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Connecticut Investment Bank Ordered to Pay Elderly Investors $1.25M & New Study Shows Older Investors With Mild Impairment May Be Vulnerable to Fraud

Source Capital Group Inc. must pay three elderly investors their full investment of $810K plus $147K in interest, as well as $250K in legal fees, in a securities arbitration case accusing one of the investment bank’s brokers of selling them unsuitable investments. William Lashlee and Joyce and Keith McCrea filed their elder financial fraud claim with the Financial Industry Regulatory Authority.

According to the retirees, the broker sold them stock in a health care tech start-up in 2012. Lashlee invested $220K while the McCreas invested $590K. Unfortunately, the start-up, iPractice Group, shuttered its business in 2013.

The claimants claim that Source Capital was negligent in supervising the broker who sold them the securities. Although the broker was assigned to the firm’s Bowling Green, Kentucky branch, the manager there was purportedly never notified that this particular financial representative was under his supervision.

Last month, FINRA issued a complaint against Source Capital accusing the firm of not fulfilling its duty to oversee its Bowling Green office from 9/2009 to 9/2014. The regulator claims that the Connecticut investment bank allowed the principals of two companies, with stock that Source Capital brokers were selling to investors, to oversee the firm’s financial representatives and run its operations.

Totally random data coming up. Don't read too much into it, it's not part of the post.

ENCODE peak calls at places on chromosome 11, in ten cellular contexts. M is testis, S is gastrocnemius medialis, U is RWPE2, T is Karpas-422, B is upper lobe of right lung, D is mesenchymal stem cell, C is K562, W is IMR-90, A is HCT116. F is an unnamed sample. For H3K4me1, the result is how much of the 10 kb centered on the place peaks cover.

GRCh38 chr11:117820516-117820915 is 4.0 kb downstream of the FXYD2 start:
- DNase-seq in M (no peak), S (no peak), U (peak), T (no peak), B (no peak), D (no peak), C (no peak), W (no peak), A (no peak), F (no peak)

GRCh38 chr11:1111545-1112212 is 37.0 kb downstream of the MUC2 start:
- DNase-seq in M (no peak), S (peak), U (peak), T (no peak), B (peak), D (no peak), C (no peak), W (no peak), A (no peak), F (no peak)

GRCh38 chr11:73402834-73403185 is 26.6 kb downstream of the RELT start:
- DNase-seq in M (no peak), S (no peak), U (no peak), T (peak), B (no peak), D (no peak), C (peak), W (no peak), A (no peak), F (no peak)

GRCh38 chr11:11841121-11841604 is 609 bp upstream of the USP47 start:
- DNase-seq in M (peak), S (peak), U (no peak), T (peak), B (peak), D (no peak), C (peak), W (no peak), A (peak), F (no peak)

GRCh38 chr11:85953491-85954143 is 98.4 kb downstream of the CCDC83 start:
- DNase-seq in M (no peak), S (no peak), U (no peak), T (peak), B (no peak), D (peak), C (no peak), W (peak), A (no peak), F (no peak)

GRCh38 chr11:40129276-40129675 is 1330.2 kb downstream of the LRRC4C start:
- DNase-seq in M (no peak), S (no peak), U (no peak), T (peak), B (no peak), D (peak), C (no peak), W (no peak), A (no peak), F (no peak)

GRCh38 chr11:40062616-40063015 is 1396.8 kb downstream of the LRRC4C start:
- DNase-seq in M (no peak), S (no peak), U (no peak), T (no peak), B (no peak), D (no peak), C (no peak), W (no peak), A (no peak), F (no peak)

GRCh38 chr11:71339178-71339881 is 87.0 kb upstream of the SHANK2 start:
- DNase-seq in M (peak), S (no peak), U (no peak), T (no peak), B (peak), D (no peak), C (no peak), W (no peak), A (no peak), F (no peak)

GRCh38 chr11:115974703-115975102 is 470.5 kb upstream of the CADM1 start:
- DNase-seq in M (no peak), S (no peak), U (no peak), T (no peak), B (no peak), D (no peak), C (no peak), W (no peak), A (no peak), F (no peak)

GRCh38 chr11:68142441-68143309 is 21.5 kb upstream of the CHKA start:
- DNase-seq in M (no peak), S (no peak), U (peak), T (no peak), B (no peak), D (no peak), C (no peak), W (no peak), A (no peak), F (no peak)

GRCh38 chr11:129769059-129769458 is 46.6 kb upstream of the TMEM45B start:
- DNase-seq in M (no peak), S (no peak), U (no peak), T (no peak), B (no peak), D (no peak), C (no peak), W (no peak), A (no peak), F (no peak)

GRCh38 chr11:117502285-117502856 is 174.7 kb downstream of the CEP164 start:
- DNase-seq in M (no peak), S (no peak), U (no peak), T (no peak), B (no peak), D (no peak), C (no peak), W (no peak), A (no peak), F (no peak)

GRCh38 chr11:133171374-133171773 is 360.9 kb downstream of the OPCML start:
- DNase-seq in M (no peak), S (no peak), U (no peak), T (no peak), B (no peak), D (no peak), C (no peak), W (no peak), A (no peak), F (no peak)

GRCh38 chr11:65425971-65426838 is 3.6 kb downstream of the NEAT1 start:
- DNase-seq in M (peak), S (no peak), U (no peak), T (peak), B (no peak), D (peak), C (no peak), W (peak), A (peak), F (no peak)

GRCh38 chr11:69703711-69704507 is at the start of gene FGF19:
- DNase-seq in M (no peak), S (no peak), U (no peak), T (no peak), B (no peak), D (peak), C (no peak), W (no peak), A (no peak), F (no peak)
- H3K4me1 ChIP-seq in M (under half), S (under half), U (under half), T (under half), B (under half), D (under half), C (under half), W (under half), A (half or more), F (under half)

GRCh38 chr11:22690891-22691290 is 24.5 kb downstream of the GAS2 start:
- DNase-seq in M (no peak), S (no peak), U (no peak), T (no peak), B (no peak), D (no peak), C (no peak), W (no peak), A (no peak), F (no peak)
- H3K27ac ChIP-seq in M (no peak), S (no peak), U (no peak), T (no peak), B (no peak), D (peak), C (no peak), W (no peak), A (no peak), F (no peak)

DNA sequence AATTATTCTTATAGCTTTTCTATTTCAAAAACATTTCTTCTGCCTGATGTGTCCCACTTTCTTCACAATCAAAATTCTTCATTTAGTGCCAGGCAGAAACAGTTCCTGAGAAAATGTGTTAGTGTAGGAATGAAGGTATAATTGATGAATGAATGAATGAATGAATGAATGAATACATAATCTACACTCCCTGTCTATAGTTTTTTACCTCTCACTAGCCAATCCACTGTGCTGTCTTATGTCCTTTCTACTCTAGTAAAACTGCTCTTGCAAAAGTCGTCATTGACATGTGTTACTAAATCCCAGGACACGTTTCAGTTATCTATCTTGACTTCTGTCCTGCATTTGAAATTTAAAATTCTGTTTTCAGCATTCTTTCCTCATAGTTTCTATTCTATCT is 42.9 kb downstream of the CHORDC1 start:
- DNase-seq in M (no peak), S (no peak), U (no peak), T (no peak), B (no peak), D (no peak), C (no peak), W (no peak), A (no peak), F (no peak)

Unfortunately, older investors remain a favorite target for fraudsters and others seeking to take advantage of retirees and other elderly persons’ healthy savings accounts, advanced age, poor health, or mental impairments. Just last week, Peter Martorana a former MetLife Securities (MET) and Pruco Securities representative pleaded guilty to laundering over $500K from older investors between 2006 and 2013. Authorities claim that he stole about $1M from over a dozen of the firms’ elderly clients who were from the 60’s to 90’s age group. He now faces 10 years behind bars.

If Martorana had opted not to accept the plea agreement, the criminal case against him would have gone to trial. Not all of his victims, however, would have been able to testify because they are either already deceased or due to advanced age.

New Study Links Mild Impairment in the Aging with Vulnerability to Fraud
Some senior investors who are capable of handling their finances may still be vulnerable to fraud. According to a new report issued from the Center for Retirement Research: even if an older investor in their 70’s can adequately manage their finances, if he/she is suffering from mild cognitive impairment, this could make the investor vulnerable to fraud especially if they remain unaware of the impairment.

It is important to remember that elder financial fraud can be perpetuated not just by a financial professional, but also by caregivers, family members, or someone else that the older investor knows and trusts. For a retiree or another older person who relies heavily on their savings for financial support, the consequences of losing money because of fraud can have devastating ramifications.

At Shepherd Smith Edwards and Kantas, LTD LLP, our senior financial fraud law firm represents older investors and their families in trying to recoup their fraud losses. Contact one of our broker fraud attorneys today.


Financial adviser stole over $1M from elderly, Asbury Park Press, February 2, 2017

Cognitive Aging and the Capacity to Manage Money (PDF)

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